Fragility Book

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    A MATHEMAT ICAL FORMULAT ION OF FRAG I L I TYnassim nicholas talebraphael douady

    2015Peer-Reviewed MonographsDESCARTES

  • descartes peer-reviewed monographsDescartes Monographs accept only manuscripts that have been rigorously peer-reviewed or contain material that has appeared in peer-reviewed journals or hasbeen sufficienctly cited to merit inclusion in the series.

    Its aim is to "berize" academic publishing by cutting the middleperson andproducing books of the highest scientific quality at the most affordable price.Descartes engages in ethical publishing, avoiding double-charging the publicsector for books produced on university time.


    This format is based on Andr Miedes ClassicThesis.

    N. N. Taleb and R. Douady: A Mathematical Formulation of Fragility, c 2015

  • SUMMARYWe propose a mathematical definition of fragility as negative sensitivity in the tails toa semi-measure of dispersion and volatility (a variant of negative or positive "vega" inoption theory) and examine the link to nonlinear effects. We also define the oppositeof fragile "antifragile" as producing a positive response to increase in stochasticity.

    We integrate model error (and biases) into the fragile or antifragile context. Unlikerisk, which is linked to psychological notions such as subjective preferences (hencecannot apply to a passive object such as a coffee cup) we offer a measure that concernsany object that has a probability distribution (whether such distribution is known or,critically, unknown).

    The connection between fragility and convexity is established via the fragility trans-fer theorems.

    We have recourse to integral transforms to map discrete payoffs (say coffee cup) toa continuous Schwartz functions and apply convexity analysis.

    We analyze the effect of size and concentration and scaling on fragility. We explaindiseconomies of scale as concave exposure to shocks (much like "short volatility").

    We fold "material fatigue" (or accumulated harm) into our approach by mappingit to nonlinearity when observed at a specific time scale.

    Using our convexity/concavity approach we propose a potential source of thin-tailedness in nature from exposures have capped upside and limited downside torandom variables that can be extremely fat-tailed.

    We link dose-response to such general problems as climate risk-management.We make a connection between fragility and survival of objects that have a tail risk,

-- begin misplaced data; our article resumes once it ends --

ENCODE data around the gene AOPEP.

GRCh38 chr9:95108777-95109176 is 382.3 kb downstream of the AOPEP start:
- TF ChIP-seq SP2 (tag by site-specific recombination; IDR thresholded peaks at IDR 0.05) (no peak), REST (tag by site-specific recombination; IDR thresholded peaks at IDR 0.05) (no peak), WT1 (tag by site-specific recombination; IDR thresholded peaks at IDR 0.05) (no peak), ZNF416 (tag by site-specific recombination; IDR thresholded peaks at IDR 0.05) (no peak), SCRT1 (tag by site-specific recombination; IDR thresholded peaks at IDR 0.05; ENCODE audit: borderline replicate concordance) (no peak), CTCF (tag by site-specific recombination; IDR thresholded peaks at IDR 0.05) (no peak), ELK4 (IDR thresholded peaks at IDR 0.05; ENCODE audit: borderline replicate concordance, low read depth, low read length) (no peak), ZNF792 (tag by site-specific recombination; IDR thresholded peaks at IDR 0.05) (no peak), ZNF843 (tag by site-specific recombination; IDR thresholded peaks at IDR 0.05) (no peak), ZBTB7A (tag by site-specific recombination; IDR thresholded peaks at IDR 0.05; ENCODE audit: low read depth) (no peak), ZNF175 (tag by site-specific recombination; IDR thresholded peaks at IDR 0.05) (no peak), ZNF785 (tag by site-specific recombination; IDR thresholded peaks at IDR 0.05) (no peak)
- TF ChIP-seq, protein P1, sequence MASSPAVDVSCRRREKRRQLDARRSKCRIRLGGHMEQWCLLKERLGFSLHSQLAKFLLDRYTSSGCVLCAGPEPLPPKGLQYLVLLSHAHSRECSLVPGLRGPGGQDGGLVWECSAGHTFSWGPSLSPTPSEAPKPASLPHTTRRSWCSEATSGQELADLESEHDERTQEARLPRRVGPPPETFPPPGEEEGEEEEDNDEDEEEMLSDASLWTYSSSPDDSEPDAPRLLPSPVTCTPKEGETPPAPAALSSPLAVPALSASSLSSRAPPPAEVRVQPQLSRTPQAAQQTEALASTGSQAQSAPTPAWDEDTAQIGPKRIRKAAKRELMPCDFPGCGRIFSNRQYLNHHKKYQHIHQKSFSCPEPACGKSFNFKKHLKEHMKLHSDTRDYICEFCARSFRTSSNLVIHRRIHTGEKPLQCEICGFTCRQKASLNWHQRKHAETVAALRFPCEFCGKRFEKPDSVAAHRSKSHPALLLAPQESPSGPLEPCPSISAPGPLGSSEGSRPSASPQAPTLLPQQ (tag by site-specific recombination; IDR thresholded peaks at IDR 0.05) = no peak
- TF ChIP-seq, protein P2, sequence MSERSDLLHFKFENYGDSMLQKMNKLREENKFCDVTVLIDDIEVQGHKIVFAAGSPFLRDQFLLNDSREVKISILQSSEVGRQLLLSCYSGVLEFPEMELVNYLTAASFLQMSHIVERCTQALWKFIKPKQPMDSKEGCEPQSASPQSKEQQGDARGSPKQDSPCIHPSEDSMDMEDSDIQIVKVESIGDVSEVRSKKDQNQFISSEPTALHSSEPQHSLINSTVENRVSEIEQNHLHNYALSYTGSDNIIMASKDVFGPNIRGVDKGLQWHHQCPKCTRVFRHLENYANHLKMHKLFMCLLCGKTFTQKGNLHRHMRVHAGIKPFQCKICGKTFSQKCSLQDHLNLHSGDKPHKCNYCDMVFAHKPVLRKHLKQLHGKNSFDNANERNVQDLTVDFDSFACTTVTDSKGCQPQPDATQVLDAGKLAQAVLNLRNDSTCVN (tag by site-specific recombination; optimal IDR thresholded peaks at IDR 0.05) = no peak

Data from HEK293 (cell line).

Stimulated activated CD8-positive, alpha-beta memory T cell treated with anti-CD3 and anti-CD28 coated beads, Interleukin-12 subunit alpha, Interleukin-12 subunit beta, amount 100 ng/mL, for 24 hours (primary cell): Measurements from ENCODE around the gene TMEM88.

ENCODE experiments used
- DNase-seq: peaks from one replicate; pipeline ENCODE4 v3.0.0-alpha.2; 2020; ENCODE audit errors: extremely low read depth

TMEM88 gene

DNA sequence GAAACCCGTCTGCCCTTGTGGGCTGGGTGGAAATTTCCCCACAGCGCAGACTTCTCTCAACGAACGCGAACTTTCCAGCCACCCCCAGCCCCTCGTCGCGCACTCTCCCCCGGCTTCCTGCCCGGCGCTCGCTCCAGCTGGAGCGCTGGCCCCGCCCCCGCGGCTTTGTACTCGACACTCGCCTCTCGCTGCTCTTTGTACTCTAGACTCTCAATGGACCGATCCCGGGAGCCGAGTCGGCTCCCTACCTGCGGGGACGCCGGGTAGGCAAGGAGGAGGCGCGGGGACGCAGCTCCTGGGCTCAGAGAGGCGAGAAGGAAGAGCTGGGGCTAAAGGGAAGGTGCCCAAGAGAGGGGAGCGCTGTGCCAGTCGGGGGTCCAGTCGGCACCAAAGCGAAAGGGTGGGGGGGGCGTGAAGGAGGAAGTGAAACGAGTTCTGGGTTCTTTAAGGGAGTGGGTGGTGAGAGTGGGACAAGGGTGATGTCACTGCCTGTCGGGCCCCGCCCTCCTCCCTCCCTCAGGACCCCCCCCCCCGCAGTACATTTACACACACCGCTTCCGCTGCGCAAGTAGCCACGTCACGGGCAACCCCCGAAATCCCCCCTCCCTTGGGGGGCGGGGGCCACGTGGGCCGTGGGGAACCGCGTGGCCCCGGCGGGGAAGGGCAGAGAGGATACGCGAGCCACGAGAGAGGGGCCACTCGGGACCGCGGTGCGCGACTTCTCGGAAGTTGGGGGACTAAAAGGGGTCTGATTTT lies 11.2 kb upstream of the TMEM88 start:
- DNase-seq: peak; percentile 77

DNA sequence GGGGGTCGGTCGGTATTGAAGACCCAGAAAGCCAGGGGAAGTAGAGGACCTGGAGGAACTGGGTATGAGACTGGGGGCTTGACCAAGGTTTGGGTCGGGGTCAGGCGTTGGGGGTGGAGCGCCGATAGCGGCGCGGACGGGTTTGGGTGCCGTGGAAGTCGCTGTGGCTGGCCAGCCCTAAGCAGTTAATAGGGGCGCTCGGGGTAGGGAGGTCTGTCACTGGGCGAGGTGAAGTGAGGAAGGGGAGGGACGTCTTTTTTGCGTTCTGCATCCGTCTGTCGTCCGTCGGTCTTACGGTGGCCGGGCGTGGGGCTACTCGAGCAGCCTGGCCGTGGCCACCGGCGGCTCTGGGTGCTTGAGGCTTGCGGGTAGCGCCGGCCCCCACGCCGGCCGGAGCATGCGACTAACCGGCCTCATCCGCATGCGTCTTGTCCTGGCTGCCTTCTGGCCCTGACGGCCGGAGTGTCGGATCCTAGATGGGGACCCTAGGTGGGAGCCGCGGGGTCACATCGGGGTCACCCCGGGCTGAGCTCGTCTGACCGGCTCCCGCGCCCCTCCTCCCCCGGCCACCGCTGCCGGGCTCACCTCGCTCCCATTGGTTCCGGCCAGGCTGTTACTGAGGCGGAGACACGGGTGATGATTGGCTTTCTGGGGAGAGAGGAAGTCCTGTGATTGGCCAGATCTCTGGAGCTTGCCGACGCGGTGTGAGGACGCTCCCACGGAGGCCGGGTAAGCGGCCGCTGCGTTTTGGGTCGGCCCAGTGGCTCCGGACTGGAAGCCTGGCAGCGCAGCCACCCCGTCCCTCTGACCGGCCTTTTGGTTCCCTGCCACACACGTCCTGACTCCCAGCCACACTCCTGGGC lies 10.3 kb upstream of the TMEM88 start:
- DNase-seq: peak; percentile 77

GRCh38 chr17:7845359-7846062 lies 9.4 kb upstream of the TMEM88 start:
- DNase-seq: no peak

though smaller one in the "body".

    Detection Heuristic We propose a detection of fragility, robustness, and antifragilityusing a single "fast-and-frugal", model-free, probability free heuristic that also picksup exposure to model error. While not flawless, the heuristic lends itself to immediateimplementation, and uncovers a large amount of hidden risks related to companysize, forecasting problems, country risk, and bank tail exposures (it explains someforecasting biases).

    Incerto This is the second volume of the Technical Incerto, a mathematical formula-tion of the Incerto, the first authors multi-volume treatise on uncertainty.


  • CONTENTS1 an uncertainty approach to fragility 1

    1.1 A Review of The General Notion of "Robustness" 11.2 Introduction 2

    1.2.1 Intrinsic and Inherited Fragility: 41.2.2 Fragility As Separate Risk From Psychological Preferences 51.2.3 Beyond Jensens Inequality 5

    2 the fragility theorems 112.1 Tail Sensitivity to Uncertainty 11

    2.1.1 Precise Expression of Fragility 142.2 Effect of Nonlinearity on Intrinsic Fragility 152.3 Fragility Drift 19

    2.3.1 Second-order Fragility 192.4 Expressions of Robustness and Antifragility 19

    2.4.1 Definition of Robustness 192.4.2 Antifragility 212.4.3 Remarks 222.4.4 Unconditionality of the shortfall measure 23

    3 applications to model error 253.0.5 Example:Application to Budget Deficits 253.0.6 Model Error and Semi-Bias as Nonlinearity from Missed Stochas-

    ticity of Variables 263.1 Model Bias, Second Order Effects, and Fragility 27

    4 the fragility measurement heuristics 294.0.1 The Fragility/Model Error Detection Heuristic (detecting A

    and B when cogent) 294.1 Example 1 (Detecting Risk Not Shown By Stress Test) 294.2 The Heuristic applied to a stress testing 30

    4.2.1 Further Applications Investigated in Next Chapters 304.3 Stress Tests 314.4 General Methodology 32

    5 fragility and economic models 335.1 The Markowitz Inconsistency 335.2 Application: Ricardian Model and Left Tail Exposure 34

    6 the origin of thin-tails 396.1 Properties of the Inherited Probability Distribution 416.2 Conclusion and Remarks 44


  • Contents7 small is beautiful: risk, scale and concentration 45

    7.1 Introduction: The Tower of Babel 457.1.1 Only Iatrogenics of Scale and Concentration 48